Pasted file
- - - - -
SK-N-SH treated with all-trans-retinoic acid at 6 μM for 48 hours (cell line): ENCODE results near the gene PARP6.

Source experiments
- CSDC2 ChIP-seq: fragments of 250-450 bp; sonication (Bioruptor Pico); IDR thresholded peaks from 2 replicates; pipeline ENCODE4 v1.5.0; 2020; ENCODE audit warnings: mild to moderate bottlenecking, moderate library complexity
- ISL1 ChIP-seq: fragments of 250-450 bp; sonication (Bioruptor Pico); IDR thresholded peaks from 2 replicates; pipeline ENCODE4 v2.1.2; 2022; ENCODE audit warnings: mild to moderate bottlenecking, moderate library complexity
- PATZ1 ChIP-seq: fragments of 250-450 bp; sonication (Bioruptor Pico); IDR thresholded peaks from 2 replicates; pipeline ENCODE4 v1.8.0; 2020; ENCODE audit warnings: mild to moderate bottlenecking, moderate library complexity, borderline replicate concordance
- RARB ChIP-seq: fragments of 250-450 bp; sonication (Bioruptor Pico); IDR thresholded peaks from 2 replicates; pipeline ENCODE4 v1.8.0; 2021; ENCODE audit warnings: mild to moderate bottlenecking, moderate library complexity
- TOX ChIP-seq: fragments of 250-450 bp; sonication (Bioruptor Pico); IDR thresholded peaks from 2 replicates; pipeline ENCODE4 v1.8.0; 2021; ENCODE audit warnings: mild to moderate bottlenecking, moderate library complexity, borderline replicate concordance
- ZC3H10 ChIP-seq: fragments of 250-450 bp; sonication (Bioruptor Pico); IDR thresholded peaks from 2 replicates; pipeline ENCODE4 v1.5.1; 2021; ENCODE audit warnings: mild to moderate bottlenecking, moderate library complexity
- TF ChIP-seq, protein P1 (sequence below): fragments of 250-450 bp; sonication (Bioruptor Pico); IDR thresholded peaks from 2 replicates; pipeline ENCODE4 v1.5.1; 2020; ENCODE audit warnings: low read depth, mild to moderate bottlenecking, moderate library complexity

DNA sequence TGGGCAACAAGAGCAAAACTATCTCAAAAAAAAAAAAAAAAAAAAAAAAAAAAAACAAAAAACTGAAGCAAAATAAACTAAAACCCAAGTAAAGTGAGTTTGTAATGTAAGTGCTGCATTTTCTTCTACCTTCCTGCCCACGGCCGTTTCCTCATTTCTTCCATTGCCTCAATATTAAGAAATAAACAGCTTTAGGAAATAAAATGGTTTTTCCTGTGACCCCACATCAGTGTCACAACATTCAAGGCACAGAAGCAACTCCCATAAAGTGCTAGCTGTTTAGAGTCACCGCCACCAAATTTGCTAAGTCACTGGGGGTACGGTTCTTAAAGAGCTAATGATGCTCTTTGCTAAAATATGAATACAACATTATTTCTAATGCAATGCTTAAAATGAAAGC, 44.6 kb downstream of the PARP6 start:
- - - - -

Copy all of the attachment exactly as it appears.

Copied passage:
SK-N-SH treated with all-trans-retinoic acid at 6 μM for 48 hours (cell line): ENCODE results near the gene PARP6.

Source experiments
- CSDC2 ChIP-seq: fragments of 250-450 bp; sonication (Bioruptor Pico); IDR thresholded peaks from 2 replicates; pipeline ENCODE4 v1.5.0; 2020; ENCODE audit warnings: mild to moderate bottlenecking, moderate library complexity
- ISL1 ChIP-seq: fragments of 250-450 bp; sonication (Bioruptor Pico); IDR thresholded peaks from 2 replicates; pipeline ENCODE4 v2.1.2; 2022; ENCODE audit warnings: mild to moderate bottlenecking, moderate library complexity
- PATZ1 ChIP-seq: fragments of 250-450 bp; sonication (Bioruptor Pico); IDR thresholded peaks from 2 replicates; pipeline ENCODE4 v1.8.0; 2020; ENCODE audit warnings: mild to moderate bottlenecking, moderate library complexity, borderline replicate concordance
- RARB ChIP-seq: fragments of 250-450 bp; sonication (Bioruptor Pico); IDR thresholded peaks from 2 replicates; pipeline ENCODE4 v1.8.0; 2021; ENCODE audit warnings: mild to moderate bottlenecking, moderate library complexity
- TOX ChIP-seq: fragments of 250-450 bp; sonication (Bioruptor Pico); IDR thresholded peaks from 2 replicates; pipeline ENCODE4 v1.8.0; 2021; ENCODE audit warnings: mild to moderate bottlenecking, moderate library complexity, borderline replicate concordance
- ZC3H10 ChIP-seq: fragments of 250-450 bp; sonication (Bioruptor Pico); IDR thresholded peaks from 2 replicates; pipeline ENCODE4 v1.5.1; 2021; ENCODE audit warnings: mild to moderate bottlenecking, moderate library complexity
- TF ChIP-seq, protein P1 (sequence below): fragments of 250-450 bp; sonication (Bioruptor Pico); IDR thresholded peaks from 2 replicates; pipeline ENCODE4 v1.5.1; 2020; ENCODE audit warnings: low read depth, mild to moderate bottlenecking, moderate library complexity

DNA sequence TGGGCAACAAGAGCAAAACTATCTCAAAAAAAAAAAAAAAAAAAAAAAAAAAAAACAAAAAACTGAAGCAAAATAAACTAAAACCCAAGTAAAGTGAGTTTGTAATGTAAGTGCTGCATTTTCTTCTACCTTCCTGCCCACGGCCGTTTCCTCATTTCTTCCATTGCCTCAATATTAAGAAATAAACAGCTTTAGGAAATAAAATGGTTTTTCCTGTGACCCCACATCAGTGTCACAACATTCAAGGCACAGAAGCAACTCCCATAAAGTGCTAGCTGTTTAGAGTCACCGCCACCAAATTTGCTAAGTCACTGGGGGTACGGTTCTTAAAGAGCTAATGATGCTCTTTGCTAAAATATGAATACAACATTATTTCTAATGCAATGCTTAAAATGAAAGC, 44.6 kb downstream of the PARP6 start: